From a politician belonging to a patrician family, to general and finally the dictator of Rome: Julius Caesar was an ambitious man who steadily advanced his career until he was mercilessly murdered in 44 BC. But even a brutal death could not halt his progress. Upon his death he received an honor that rarely any man in Rome had achieved before him: apotheosis.
The official deification of Julius Caesar in Rome took place in 42 BC when the senate had him deified posthumously. But his divine status had been accepted by the people of Rome soon after his death when a comet appeared in the sky during the funeral games held in his honor by Augustus in 44 BC. Known as the Sidus Iulium or Caesar’s Comet, this was hailed as a sign that Caesar had taken his place amongst the gods.
The deification of Caesar is recounted by Suetonius: “He died in the fifty-sixth year of his age, and was numbered among the gods, not only by a formal decree, but also in the conviction of the common people. For at the first of the games which his heir Augustus gave in honour of his apotheosis, a comet shone for seven successive days, rising about the eleventh hour, and was believed to be the soul of Caesar, who had been taken to heaven; and this is why a star is set upon the crown of his head in his statue.”
Temple of the deified Caesar
On the deification of Julius Caesar by the senate in 42 BC, the second triumvirate decreed the construction of a temple dedicated to him in the forum. But since there were more pressing matters at hand such as defeating Caesar’s murderers who had escaped to Greece, official construction began only in 34 BC. The temple was finally dedicated in 29 BC by Augustus as part of his triple triumph, commemorating his victories in Egypt, Dalmatia and most famously in Actium against his rivals Mark Antony and Cleopatra.
Soon after the death of Caesar, his body was burnt at the east end of the forum where an altar and a column were dedicated in his honor. Both the column and altar were later removed and a temple was constructed in their place. This became the cultic center dedicated to the deified Julius Caesar and also a site that the Julio-Claudians used for political propaganda.
The site of the temple can still be visited today as part of a visit to the forum. Although all that remains of the temple is the altar, it still acts as a reminder of the fascinating legacy left by one of the most famous characters of Roman history.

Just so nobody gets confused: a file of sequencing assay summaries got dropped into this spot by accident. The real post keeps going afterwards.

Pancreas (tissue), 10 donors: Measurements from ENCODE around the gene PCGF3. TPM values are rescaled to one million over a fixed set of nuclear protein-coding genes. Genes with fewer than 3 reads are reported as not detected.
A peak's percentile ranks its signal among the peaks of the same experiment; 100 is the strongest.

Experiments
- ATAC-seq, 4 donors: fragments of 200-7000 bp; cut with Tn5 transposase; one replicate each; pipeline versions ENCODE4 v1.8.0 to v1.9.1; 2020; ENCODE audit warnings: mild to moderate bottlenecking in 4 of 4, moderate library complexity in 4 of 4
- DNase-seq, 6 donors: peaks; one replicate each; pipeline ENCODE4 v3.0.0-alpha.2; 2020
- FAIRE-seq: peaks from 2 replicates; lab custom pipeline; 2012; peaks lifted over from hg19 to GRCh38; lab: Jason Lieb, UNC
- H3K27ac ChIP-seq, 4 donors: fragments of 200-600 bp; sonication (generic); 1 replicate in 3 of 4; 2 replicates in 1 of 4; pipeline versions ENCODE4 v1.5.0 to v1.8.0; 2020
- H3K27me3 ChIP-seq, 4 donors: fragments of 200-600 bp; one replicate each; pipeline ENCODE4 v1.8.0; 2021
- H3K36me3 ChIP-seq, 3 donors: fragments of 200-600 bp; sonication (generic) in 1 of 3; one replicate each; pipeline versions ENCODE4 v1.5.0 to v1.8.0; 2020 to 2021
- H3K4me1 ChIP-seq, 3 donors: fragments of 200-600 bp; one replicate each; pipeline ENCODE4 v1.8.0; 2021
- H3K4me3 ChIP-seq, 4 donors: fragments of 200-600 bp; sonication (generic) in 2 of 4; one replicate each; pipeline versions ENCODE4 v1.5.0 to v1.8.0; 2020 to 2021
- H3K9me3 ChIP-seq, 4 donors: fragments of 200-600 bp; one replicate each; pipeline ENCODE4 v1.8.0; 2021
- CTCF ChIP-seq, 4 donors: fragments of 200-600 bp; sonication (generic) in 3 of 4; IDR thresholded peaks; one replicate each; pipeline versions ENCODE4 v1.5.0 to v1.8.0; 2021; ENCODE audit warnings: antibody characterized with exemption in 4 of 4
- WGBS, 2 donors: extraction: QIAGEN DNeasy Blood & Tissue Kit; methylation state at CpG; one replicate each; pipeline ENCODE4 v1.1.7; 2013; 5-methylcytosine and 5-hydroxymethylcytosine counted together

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Statue of the deified Caesar in the Pantheon
The Pantheon is also an important building connected with the deification of Julius Caesar. It contained a statue of the deified Caesar in one of the niches, in the midst of the statues of other gods. Cassius Dio recounts that according to Agrippa’s original plan, the Pantheon was to be named after Augustus and the emperor’s statue was to be placed in it. But when Augustus didn’t accept either of these honors, Agrippa placed a statue of the deified Caesar in the main room of the Pantheon while his and Augustus’ statues were placed in the anteroom.
During the period of the republic, it was still uncommon to place a statue of a distinguished citizen in a temple. It was however, common to place such statues in the anteroom. Augustus was able to send a clear message regarding his divine connection, while continuing to act within the norms of society by allowing his own statue to be placed only in the anteroom and Caesar’s to be placed in the main room of the Pantheon.
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Caesar’s Divine Connection
The statue of Caesar in the Pantheon stood amongst those of other gods, such as Mars and Venus, as mentioned by Cassius Dio in his Roman History. This was a deliberate choice made by Augustus and Agrippa. Long before his death, Caesar stressed his family’s divine connections to both Mars and Venus.
The Julian family established a connection to the god Mars through Romulus, whose mother Rhea Silvia according to legend was seduced by Mars. They also connected their genealogical line to Aeneas and thus, to the goddess Venus who was his mother. Venus was worshipped as the founder of the Julian family and in 46 BC Julius Caesar dedicated a temple to Venus Genetrix in the forum area. The site of the temple played an important role in the cultic rituals held by the Julio-Claudian family. It was here that Julius Caesar famously received several honors from the senate without rising, rousing the hatred of all those present.
It was also before this temple that he dedicated a statue of his horse which soothsayers had predicted would rule the world for its master.
The temple of Venus Genetrix underwent several restorations under the empire and its remains can still be seen standing in the forum of Caesar.
The Legacy of Julius Caesar
Caesar’s character and his ambitions continue to intrigue both scholars and history enthusiasts alike. He was a man so ambitious that he convinced his army to march on Rome and bring about the end of the republic. While Caesar’s achievements during his lifetime paved the path for the birth of the empire, it was the deification after his death that set the precedent for the imperial cult in Rome. The deification of Julius Caesar made it commonplace for consequent emperors to be instated as gods by the senate and worshipped after their deaths.
Suetonius tells us that during the early days of his career, Caesar once saw a statue of Alexander the Great and let out a heavy sigh; it was a reminder to him that while Alexander had already brought the world to his feet at a young age, Caesar himself had done nothing noteworthy. But at that time not even Caesar would have imagined that one day he would leave behind a legacy so noteworthy that he would continue to fascinate people more than 2000 years after his death.
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